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Weekly Wrap: 5 January 2020

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Weekly Wrap: 5 January 2020

Aged care news highlights from the week ending 5 January 2020.

The information in the Weekly Wrap is aggregated from other news sources to provide you with news that is relevant to the aged care sector across Australia and worldwide. Each paragraph is a summary of the subject matter covered in the particular news article. The information does not necessarily reflect the views of CompliSpace and Critical Success Solutions.

Most people living in aged care homes feel safe and respected, new report says

According to The Donaldson Sisters, surveys conducted over the past two years show older people generally have a positive view of their experience in residential care – despite what the media headlines and the Royal Commission into Aged Care may say – according to a new report by the Australian Institute of Health and Welfare (AIHW). 98 per cent of residents said they felt safe ‘all the time’ or ‘most of the time’. The questions on whether staff treats respondents with respect and met their health care needs were met with similarly positive responses. Even the questions that drew the least positive responses – having staff to explain things and liking the food – still achieved scores of 80 per cent and 85 per cent respectively.

Aged Care Quality and Safety Commission Role Expands

According to The Department of Health, the Aged Care Legislation Amendment (New Commissioner Functions) Bill 2019 takes effect from 1 January 2020. The following functions transition to the Commission:

  • aged care compliance and enforcement actions
  • compulsory reporting of assaults
  • prudential compliance operations
  • approving all residential and home care providers
  • home care compliance and investigations.

These functions build on the Commission’s existing responsibilities for:

  • complaints resolution
  • the accreditation, assessment and monitoring of aged care services.

Changes to Aged Care Quality and Safety Commission’s Assessment Methodology are Now In Effect

According to the Aged Care Quality and Safety Commission’s latest Bulletin, in addition to the changes to the assessment methodology announced in October’s Quality Bulletin, a new requirement relating to key documents also came into effect on Monday 9 December 2019. Providers will now be requested to make key documents and information available at the commencement of performance assessments. There is an information sheet on the key documents in the Resources section of the Commission’s website. It is expected that these documents will be provided to the Assessment Team within one hour of the conclusion of the entry meeting. Early access to this information by the team supports increased effectiveness of time on site.

Emergency approval applications from residential care providers for residential respite during bushfire emergencies

The Department of Health advises residential care providers that where a residential aged care facility is operating as an approved provider and taking people into aged care respite, the provider can apply for emergency approval under Section 22-5(2) of the Aged Care Act 1997.  As per current requirements, the provider will need to submit an Application for Care form to their local ACAT within five business days after the day on which the care started. The department appreciates that service providers may currently face delays in submitting these applications due to experiencing bush fire related constraints. The department reassures providers that where they are unable to submit the Application for Care form to their local ACAT within five business days, the provider can, as soon as practicable, apply for an extension (as required under Section 22-5(3) of the Act) with the reason for the delay (ie “bush fire related emergency”) advised to the ACAT at the time of requesting the extension.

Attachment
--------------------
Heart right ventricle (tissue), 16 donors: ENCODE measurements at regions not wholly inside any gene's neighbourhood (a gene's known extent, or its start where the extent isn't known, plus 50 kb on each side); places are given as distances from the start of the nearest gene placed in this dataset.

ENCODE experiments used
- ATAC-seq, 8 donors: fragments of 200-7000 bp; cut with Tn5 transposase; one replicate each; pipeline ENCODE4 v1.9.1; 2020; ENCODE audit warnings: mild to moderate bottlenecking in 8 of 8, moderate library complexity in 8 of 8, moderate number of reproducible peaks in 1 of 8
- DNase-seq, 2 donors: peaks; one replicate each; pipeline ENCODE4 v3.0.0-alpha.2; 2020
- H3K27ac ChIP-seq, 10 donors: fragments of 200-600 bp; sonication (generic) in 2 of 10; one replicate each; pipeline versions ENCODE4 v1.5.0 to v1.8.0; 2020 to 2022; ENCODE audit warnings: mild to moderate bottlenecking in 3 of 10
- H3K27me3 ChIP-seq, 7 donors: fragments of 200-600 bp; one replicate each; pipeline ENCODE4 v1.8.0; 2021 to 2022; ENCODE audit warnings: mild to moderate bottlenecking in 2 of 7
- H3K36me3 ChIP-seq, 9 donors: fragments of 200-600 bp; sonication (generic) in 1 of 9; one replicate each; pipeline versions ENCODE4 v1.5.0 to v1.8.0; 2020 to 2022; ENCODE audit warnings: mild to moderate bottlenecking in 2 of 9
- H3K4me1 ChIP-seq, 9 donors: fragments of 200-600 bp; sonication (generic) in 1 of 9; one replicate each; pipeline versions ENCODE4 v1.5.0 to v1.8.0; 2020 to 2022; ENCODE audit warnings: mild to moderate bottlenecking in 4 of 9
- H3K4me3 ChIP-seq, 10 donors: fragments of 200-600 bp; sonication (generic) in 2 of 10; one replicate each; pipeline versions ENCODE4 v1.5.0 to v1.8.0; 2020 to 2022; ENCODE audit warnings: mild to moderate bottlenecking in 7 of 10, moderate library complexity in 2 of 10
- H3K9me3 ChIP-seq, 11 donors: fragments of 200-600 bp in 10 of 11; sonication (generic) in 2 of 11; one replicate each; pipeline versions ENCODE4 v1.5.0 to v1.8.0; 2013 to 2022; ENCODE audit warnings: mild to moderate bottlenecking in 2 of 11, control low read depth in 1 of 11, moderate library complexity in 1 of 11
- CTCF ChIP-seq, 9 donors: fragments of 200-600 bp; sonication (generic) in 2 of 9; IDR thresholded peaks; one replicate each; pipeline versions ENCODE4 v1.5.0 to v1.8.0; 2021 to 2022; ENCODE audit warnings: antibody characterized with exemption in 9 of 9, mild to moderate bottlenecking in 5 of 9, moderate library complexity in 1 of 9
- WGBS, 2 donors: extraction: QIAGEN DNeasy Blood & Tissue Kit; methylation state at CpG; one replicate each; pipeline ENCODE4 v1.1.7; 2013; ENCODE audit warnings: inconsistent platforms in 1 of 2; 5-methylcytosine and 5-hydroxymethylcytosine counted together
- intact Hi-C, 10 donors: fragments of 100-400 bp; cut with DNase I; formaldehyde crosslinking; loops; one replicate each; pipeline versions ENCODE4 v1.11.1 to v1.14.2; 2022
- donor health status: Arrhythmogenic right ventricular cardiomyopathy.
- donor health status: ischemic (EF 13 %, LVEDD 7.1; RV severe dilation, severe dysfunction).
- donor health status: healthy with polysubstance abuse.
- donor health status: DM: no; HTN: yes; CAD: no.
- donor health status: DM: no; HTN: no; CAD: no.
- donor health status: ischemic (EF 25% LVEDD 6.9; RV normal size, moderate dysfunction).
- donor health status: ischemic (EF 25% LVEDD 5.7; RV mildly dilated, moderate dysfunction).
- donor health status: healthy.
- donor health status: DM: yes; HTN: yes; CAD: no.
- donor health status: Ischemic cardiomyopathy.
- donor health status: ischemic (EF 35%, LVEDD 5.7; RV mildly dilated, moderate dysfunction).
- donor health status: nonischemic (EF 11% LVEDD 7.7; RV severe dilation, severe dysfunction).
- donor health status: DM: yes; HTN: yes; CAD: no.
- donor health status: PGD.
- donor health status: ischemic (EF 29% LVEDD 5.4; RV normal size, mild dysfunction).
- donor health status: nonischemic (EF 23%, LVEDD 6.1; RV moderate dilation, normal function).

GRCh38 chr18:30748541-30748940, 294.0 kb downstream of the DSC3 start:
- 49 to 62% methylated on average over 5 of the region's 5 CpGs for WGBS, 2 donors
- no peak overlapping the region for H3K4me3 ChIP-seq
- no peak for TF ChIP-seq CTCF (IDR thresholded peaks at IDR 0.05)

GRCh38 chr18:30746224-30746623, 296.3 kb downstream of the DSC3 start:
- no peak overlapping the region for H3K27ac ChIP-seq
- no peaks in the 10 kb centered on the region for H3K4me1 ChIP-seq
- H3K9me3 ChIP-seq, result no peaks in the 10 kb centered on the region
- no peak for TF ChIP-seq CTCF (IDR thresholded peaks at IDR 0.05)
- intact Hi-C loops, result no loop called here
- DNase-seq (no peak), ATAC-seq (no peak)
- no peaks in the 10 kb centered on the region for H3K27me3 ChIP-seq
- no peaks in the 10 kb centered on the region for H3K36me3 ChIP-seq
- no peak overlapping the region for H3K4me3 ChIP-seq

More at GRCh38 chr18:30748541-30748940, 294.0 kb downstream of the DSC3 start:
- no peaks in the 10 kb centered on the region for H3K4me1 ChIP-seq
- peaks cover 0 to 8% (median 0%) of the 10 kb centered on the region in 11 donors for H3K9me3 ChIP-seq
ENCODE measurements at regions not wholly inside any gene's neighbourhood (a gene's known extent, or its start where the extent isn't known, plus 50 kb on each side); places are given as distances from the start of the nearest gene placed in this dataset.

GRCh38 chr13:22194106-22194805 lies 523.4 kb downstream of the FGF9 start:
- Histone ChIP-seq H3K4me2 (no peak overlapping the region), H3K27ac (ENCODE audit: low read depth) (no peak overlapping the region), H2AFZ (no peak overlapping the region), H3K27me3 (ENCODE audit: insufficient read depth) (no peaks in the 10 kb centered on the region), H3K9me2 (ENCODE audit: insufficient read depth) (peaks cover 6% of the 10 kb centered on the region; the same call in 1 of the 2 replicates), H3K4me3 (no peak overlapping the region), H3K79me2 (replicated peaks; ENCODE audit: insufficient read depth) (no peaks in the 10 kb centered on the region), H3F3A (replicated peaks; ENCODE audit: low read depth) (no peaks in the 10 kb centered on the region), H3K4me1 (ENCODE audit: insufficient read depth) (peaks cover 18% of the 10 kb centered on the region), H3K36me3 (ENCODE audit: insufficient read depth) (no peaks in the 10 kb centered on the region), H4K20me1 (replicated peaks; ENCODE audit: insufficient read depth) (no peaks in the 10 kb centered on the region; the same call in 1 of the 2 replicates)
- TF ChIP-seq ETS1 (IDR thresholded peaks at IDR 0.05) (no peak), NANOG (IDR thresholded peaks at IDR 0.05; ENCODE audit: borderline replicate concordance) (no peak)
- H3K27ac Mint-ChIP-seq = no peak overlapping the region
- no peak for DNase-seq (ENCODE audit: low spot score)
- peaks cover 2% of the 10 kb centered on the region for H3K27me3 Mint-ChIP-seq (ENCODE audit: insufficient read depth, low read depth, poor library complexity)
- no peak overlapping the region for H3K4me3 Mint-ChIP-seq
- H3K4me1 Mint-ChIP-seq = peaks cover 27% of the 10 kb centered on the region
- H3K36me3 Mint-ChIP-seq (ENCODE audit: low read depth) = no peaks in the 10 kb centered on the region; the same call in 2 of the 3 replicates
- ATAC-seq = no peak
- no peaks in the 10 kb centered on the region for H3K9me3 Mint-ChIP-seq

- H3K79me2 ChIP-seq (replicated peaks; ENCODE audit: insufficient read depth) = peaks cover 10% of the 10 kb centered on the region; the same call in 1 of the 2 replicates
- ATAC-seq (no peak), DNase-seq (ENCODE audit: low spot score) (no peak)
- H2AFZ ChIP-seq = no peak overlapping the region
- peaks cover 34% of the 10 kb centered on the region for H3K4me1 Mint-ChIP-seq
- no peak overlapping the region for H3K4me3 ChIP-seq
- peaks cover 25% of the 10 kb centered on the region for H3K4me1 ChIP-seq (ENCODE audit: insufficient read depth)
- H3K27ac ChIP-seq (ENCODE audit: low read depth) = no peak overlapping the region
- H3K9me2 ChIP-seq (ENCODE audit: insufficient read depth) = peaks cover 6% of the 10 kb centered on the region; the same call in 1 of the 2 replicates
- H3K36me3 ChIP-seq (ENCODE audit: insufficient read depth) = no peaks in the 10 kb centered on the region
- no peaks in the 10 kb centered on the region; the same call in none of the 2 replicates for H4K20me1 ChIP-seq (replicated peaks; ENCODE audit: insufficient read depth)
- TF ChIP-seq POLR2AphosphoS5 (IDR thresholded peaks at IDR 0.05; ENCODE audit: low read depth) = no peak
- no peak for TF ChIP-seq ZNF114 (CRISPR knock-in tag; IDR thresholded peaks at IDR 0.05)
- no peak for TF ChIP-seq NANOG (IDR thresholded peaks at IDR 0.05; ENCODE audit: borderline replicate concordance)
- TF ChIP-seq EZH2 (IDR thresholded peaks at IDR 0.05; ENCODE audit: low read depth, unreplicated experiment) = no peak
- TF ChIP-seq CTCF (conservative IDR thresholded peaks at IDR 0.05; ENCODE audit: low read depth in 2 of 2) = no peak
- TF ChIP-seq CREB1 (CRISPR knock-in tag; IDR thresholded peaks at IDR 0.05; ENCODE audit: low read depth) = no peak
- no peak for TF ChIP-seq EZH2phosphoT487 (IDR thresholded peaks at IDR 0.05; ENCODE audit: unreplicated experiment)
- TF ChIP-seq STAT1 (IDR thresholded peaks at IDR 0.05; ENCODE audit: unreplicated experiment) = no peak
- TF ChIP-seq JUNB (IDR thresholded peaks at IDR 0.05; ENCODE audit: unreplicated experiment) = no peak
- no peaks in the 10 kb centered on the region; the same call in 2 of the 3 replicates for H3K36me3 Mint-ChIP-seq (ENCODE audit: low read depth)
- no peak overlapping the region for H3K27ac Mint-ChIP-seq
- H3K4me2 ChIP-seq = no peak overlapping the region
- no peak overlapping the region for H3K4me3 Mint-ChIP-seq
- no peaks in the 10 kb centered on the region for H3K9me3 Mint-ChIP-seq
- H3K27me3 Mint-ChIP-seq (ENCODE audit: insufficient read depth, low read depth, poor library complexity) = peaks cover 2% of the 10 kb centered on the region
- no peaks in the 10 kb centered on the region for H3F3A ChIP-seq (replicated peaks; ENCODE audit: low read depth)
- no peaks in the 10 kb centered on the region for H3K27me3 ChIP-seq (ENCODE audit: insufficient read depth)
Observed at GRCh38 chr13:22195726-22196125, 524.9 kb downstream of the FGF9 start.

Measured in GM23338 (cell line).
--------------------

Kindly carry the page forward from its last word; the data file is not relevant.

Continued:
$320m funding boost for residential care

According to Australian Ageing Agenda, the Federal Government has announced residential aged care will receive an additional $320 million as part of its new $662 million package to support older Australians. The funding will equate to an additional $1,800 per resident and will be provided over the next 18-months to support the delivery of quality care services, Prime Minister Scott Morrison said. Of the $662 million, $4.2 million will go towards a national aged care quality indicator program and $4.6 million towards replacing the Aged Care Funding Instrument with a trial of a new residential care funding tool.

Four predictions for home care in 2020

Community Care Review makes four predictions for home care in 2020:

  • From Care to Wellness: an increased focus on the social determinants of health
  • New strategic priority: the financial wellbeing of care workers
  • Mix of payer sources becoming more important
  • When it comes to technology, it takes a village.

Concerns royal commission sees industry as complacent

According to Australian Ageing Agenda, the aged care royal commissioners already seem to be forming a view that the sector is complacent about change, and providers need to dispel that perception by being open and upfront, an industry conference has heard. Delegates at LASA’s Tri-State conference in Albury also heard that managers and CEOs need only look to the experience of the banking royal commission to see where arrogance and lack of preparation can lead.